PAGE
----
He warned that "antisemitism is on the rise again in Europe. We welcome the EU strategy to combat it and now have to put that plan into action."

Lapid recalled that the EU was Israel's main trading partner and that one if his foreign policy goal was to improve Israel's political and economic ties with the 27-member body.

"This Council has not convened in over a decade — for the wrong reasons. The fact that we are convening it now corrects an historic mistake," Lapid said, adding that "it is an important milestone in our improving relations."

Lapid clarified that EU ties benefited Israel in science, technology, trade, economy, agriculture, cyber, health democracy and the environment, adding that it would lower the cost of living and help Israel combat climate change.

Borrell focussed his remarks on the Israeli-Palestinian conflict.

Relaunching the council "was the best way of frankly engaging on many issues, which are of mutual concern and, in particular, on the [Middle East] Peace Process and on the stability in the wider Middle East region."

He told Lapid he was encouraged by his "clear support" for two states. 

"We are - however - also concerned about the continued tensions and violence on the ground and the continuation of unilateral measures, such as settlement expansion, and the security issues."Borrel pointed in particular to the rising number of Palestinian deaths in the West Bank at the hands of Israeli security forces.  

"This year is the year in which there has been the highest number of Palestinian deaths since 2007," said Borrell. He did not mention that many of the deaths occurred during violent clashes with the IDF or during terror attacks against Israelis.

Borrell also spoke out against the "forcible transfer" of Palestinians, it's presumed that he meant as the result of IDF demolition of illegal Palestinian homes and the absence of building permits for Palestinians.

The EU foreign policy chief said these were all issues that should be discussed. He referenced the US-brokered Abraham Accords, under whose auspices Israel normalized ties with four Arab countries.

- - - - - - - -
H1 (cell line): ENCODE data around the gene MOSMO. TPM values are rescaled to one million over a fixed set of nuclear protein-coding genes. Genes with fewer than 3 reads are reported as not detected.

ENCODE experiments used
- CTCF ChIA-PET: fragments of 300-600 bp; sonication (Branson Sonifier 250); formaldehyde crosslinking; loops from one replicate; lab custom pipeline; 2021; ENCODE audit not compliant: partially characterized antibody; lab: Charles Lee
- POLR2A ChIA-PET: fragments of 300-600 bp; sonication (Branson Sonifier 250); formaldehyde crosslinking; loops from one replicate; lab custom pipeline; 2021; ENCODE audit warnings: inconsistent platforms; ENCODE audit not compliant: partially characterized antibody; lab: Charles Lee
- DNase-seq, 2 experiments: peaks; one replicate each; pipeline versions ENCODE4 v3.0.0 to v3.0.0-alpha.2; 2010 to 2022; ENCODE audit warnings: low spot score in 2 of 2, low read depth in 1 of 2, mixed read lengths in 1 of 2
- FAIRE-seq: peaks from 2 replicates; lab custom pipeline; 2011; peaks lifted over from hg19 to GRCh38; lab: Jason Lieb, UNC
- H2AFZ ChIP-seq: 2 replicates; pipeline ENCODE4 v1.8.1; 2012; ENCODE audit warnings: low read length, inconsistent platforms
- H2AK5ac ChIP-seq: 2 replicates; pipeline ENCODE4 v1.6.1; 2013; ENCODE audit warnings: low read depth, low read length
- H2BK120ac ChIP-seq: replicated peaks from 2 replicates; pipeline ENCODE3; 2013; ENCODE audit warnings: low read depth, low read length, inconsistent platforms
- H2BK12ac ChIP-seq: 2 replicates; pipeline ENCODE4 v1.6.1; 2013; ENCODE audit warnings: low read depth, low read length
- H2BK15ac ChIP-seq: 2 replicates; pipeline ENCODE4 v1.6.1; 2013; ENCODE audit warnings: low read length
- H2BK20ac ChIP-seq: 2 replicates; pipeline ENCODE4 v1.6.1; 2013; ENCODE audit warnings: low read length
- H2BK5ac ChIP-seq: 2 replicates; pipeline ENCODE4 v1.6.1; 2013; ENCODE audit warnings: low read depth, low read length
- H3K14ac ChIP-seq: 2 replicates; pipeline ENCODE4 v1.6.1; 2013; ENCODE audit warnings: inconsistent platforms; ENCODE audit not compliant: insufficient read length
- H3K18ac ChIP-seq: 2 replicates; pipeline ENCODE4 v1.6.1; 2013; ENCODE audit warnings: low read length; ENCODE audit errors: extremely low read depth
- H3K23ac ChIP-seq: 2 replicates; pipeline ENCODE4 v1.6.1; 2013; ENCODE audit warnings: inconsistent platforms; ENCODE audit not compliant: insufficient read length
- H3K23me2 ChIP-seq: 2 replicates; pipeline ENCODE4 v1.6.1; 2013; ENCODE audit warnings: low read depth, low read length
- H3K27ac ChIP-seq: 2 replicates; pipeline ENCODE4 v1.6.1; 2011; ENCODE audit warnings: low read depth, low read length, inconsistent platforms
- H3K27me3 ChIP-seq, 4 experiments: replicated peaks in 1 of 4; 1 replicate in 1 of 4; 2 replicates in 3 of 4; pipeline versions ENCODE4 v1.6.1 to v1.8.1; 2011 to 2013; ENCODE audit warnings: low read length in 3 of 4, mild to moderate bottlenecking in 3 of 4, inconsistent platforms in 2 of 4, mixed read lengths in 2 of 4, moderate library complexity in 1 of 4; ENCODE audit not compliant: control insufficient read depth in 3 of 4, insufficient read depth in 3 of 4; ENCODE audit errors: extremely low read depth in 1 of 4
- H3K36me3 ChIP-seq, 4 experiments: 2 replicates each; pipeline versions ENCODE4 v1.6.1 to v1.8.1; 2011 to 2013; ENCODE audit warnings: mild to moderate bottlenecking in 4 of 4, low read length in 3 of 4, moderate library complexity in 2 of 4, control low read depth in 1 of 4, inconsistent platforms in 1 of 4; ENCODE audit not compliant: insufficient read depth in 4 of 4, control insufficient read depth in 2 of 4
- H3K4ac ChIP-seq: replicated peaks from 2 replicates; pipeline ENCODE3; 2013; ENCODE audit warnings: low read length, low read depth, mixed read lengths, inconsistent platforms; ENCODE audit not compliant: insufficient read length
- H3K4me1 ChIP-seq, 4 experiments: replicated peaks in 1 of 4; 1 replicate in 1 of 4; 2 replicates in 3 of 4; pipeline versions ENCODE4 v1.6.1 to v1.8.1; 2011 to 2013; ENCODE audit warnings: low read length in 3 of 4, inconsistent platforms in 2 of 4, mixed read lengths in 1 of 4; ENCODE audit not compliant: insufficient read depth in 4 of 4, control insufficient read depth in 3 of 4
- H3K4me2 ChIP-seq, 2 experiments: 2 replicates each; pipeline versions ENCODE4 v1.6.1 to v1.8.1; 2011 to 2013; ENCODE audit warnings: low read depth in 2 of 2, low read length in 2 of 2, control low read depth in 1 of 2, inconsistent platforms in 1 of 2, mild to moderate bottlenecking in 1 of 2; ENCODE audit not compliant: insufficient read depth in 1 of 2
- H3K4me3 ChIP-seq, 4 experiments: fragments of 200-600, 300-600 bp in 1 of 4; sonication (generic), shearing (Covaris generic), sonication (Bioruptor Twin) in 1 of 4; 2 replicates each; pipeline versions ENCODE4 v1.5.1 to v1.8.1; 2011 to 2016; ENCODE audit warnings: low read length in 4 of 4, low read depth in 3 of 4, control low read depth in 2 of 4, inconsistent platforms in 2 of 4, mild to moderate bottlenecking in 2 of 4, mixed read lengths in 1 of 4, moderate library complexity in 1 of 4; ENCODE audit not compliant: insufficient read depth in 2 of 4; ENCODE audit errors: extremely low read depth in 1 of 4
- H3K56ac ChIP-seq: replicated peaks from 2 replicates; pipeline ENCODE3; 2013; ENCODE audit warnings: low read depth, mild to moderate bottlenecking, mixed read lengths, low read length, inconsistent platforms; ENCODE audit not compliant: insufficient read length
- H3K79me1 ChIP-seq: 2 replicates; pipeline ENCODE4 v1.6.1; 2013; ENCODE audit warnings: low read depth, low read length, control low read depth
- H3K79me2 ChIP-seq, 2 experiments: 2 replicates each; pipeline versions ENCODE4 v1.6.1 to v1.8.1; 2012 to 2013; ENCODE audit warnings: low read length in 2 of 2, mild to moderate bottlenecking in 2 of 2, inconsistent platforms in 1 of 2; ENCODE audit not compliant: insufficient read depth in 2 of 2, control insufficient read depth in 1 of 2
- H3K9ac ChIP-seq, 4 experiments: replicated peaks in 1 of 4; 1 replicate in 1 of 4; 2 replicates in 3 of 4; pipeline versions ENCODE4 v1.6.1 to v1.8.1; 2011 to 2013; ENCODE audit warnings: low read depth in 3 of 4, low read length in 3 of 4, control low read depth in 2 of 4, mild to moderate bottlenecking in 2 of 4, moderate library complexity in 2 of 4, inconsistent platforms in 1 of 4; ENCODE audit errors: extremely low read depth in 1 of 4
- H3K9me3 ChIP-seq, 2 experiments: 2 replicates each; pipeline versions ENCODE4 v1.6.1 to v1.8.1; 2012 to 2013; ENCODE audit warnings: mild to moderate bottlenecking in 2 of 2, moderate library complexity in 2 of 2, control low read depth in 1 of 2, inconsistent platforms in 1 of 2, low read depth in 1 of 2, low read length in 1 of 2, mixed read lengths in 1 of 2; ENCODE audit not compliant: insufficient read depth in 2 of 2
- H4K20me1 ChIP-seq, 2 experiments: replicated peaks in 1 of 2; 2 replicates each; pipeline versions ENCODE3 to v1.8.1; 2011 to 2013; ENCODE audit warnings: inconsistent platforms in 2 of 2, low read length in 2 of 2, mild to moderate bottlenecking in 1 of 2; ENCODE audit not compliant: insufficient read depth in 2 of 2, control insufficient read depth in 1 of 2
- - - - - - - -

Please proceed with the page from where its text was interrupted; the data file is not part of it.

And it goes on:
"We believe that this can make a major contribution to enhancing regional stability and have a positive impact on the prospects for resuming the Middle East Peace Process," he said.

Prior to the meeting, Borrell told reporters that it was not enough to have peace with the Arab states, peace was also needed with the Palestinians.

"The two peace processes are necessary. You cannot say that you have peace because you have peace with the Arab states. You also have to have peace with the Palestinians," he said.

"We want the resumption of a political process that could lead to a two-state solution and regional peace," he said.

He dismissed those who had called on the EU not to hold the council meeting, including NGOs such as Human Rights Watch and Amnesty International, warning that it emboldened Israeli impunity with respect to its human rights violations against the Palestinians.

"It is more useful to talk about it, than not to have contacts," Borrell said. He referenced a meeting he had hosted with in New York in September with Saudi Arabia, the Palestinians and other Arab nations to discuss options to revive the peace process.

On Iran, Borrell said, that Lapid has been vocal on his opposition to the Iran deal, but that it was important to him to adhere to the UN mandate to operate to revive the deal.

"For the time being in any case, the negotiations are stalled."